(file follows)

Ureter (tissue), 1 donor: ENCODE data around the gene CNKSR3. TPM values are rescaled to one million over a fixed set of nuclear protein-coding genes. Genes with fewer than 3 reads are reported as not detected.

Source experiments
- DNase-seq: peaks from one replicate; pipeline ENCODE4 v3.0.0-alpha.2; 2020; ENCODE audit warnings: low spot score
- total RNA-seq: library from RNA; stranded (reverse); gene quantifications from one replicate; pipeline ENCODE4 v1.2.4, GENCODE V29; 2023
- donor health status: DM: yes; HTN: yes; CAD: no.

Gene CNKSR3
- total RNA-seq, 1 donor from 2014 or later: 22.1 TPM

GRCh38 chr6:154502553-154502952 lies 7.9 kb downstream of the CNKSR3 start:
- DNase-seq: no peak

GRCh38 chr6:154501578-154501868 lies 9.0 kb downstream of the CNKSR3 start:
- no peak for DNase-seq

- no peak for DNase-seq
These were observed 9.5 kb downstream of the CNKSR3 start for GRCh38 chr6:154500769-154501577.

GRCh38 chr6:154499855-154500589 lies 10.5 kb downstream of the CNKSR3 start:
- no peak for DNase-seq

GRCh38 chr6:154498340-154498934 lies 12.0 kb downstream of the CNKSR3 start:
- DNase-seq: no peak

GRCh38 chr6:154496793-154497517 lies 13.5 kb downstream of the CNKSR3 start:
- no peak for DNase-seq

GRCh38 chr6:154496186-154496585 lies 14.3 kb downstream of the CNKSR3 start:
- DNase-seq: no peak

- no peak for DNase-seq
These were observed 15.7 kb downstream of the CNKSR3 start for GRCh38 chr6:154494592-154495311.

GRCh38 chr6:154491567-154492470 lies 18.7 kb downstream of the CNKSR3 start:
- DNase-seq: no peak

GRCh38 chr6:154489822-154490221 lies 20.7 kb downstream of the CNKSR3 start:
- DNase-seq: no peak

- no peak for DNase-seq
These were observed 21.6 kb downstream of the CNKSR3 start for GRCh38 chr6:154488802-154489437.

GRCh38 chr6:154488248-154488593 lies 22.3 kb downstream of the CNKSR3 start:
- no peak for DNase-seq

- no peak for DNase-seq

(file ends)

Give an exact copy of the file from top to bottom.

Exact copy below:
Ureter (tissue), 1 donor: ENCODE data around the gene CNKSR3. TPM values are rescaled to one million over a fixed set of nuclear protein-coding genes. Genes with fewer than 3 reads are reported as not detected.

Source experiments
- DNase-seq: peaks from one replicate; pipeline ENCODE4 v3.0.0-alpha.2; 2020; ENCODE audit warnings: low spot score
- total RNA-seq: library from RNA; stranded (reverse); gene quantifications from one replicate; pipeline ENCODE4 v1.2.4, GENCODE V29; 2023
- donor health status: DM: yes; HTN: yes; CAD: no.

Gene CNKSR3
- total RNA-seq, 1 donor from 2014 or later: 22.1 TPM

GRCh38 chr6:154502553-154502952 lies 7.9 kb downstream of the CNKSR3 start:
- DNase-seq: no peak

GRCh38 chr6:154501578-154501868 lies 9.0 kb downstream of the CNKSR3 start:
- no peak for DNase-seq

- no peak for DNase-seq
These were observed 9.5 kb downstream of the CNKSR3 start for GRCh38 chr6:154500769-154501577.

GRCh38 chr6:154499855-154500589 lies 10.5 kb downstream of the CNKSR3 start:
- no peak for DNase-seq

GRCh38 chr6:154498340-154498934 lies 12.0 kb downstream of the CNKSR3 start:
- DNase-seq: no peak

GRCh38 chr6:154496793-154497517 lies 13.5 kb downstream of the CNKSR3 start:
- no peak for DNase-seq

GRCh38 chr6:154496186-154496585 lies 14.3 kb downstream of the CNKSR3 start:
- DNase-seq: no peak

- no peak for DNase-seq
These were observed 15.7 kb downstream of the CNKSR3 start for GRCh38 chr6:154494592-154495311.

GRCh38 chr6:154491567-154492470 lies 18.7 kb downstream of the CNKSR3 start:
- DNase-seq: no peak

GRCh38 chr6:154489822-154490221 lies 20.7 kb downstream of the CNKSR3 start:
- DNase-seq: no peak

- no peak for DNase-seq
These were observed 21.6 kb downstream of the CNKSR3 start for GRCh38 chr6:154488802-154489437.

GRCh38 chr6:154488248-154488593 lies 22.3 kb downstream of the CNKSR3 start:
- no peak for DNase-seq

- no peak for DNase-seq